Last year a local high school built a new football field.

 

Football isn’t our primary sport in Canada, but the local competition is fierce, and we get just as excited about it. So the new football field included a bit more seating, and a huge scoreboard. You can clearly see the scoreboard from the highway if you’re just driving by.

 

The team had a losing season; the larger scoreboard didn’t help. That’s obvious. But the larger scoreboard also failed to draw more fans to the game. If you’re running a volunteer football team, that probably doesn’t matter. If you’re running a for-profit gym, that matters a lot.

 

In 2016, I was approached by Polar to test their new score boarding software. After their break with OrangeTheory, Polar wanted to sell their technology to other gym chains, and the TwoBrain family appealed to them as a “tip-of-the-spear” group of owners. We set up their heart rate scoreboard in the gym, with predictable results: clients looked at the screen during the workouts, thought it was “cool” for awhile, and then went back to their WOD scores. I was disappointed: the tech is colorful, syncs easily and creates the opportunity to sell chest straps to clients.

 

Then I had a conversation with Ray from UpCoach about heart rate testing. A local gymnastics club asked him to test VO2max on their athletes. He replied, “How will the results of the test change your training program?” They didn’t have an answer. His suggestion was to avoid testing anything unless you were prepared to make changes afterward.

 

Before adopting a heart rate scoreboard in their gym, I think there are two bigger questions that coaches and owners need to ask:

 

Coaches: “Will I change our programming based on the results I collect from this new data?”

(assuming you’re collecting data and using that to determine future programming, of course.)

 

Owners: “Will this new tech bring in new revenue?”

That question, in turn, can be split into two more:

“Will this new scoreboard help me attract new clients?” – maybe, if it features large in your media and you tell people how it will benefit them. Orange Theory has done a good job of taking one tiny correlate of fitness and making it a lynchpin concept. You could go much further by explaining HRV and the value of your training. But most gym owners don’t publish enough content for this to have any measurable value. And there’s more to Orange Theory’s marketing than just the scoreboard; it’s a feature, but not the only benefit they sell.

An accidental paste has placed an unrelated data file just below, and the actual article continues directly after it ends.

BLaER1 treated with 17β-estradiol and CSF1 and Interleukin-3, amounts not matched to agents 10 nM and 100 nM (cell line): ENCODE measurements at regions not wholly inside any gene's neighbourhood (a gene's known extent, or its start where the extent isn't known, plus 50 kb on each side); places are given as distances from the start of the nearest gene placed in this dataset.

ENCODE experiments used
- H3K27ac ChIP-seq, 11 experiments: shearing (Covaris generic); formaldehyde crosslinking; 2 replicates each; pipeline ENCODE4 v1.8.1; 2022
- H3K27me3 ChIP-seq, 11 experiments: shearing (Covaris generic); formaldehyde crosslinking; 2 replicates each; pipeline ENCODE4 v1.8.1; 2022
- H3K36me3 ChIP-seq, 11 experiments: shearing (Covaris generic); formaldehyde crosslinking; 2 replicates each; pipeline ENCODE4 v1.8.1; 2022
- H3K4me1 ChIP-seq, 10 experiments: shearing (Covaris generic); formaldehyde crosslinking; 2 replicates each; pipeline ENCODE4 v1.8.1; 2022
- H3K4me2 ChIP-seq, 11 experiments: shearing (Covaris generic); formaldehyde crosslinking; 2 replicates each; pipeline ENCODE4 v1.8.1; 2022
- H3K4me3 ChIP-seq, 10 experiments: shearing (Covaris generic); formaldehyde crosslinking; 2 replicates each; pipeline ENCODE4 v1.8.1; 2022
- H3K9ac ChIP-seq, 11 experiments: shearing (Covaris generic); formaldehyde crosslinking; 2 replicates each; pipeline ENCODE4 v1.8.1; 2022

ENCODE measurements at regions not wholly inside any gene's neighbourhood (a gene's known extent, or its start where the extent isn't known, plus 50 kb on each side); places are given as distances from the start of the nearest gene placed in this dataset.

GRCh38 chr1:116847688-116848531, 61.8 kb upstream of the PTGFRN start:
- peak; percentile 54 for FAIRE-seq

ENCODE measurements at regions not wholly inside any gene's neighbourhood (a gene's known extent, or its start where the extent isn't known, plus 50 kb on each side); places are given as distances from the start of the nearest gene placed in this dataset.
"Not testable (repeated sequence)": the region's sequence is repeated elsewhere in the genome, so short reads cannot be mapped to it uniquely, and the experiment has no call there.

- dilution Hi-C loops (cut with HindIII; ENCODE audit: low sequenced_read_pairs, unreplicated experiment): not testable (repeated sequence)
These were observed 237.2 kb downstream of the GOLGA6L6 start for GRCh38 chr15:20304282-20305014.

“Will this new scoreboard help me increase revenue from current clients?” – yes, but only if you’re doing regular 1:1 goal reviews with your clients. Forget the couple of bucks you might make selling chest straps. If your coaches are reviewing clients’ progress with them in person, and then revising their prescription every few months, every piece of data is helpful. If you’re just selling choreographed fitness classes, the data is moot.

For example, I just had my bloodwork done, along with 10 members of my gym in a pilot project. My cortisol levels were high, so my coach told me to cut back on intensity and increase my low-intensity aerobic work. So now I do 3 days of CrossFit per week, and 3 days of easy skiing. I can feel my stress level dropping. But if the coach had another data point–like resting heart rate–to show me, I’d see immediate proof that I’m making progress. THIS is where more data is helpful: in creating peak moments and proof for clients.

 

The novelty factor of a new, colorful scoreboard can’t be ignored. It might attract clients that will stay until the novelty wears off. Those clients aren’t my ideal market.

 

But the ten-year client IS my ideal market, and more data points to show progress is important in my retention strategy. The key is having 1:1 conversations with the coach, and updating their prescription accordingly. If you have goal review sessions, heart rate scoreboards can be a beautiful thing (and so could the Level Method or a plain old whiteboard). If you don’t, the benefit is probably the same as having high-end weightlifting equipment: just another expense that won’t drive new revenue.

 

Wodify’s new heart rate monitoring system COULD be a breakthrough for your business…or it could just be another big scoreboard. Are you set up to capitalize on it?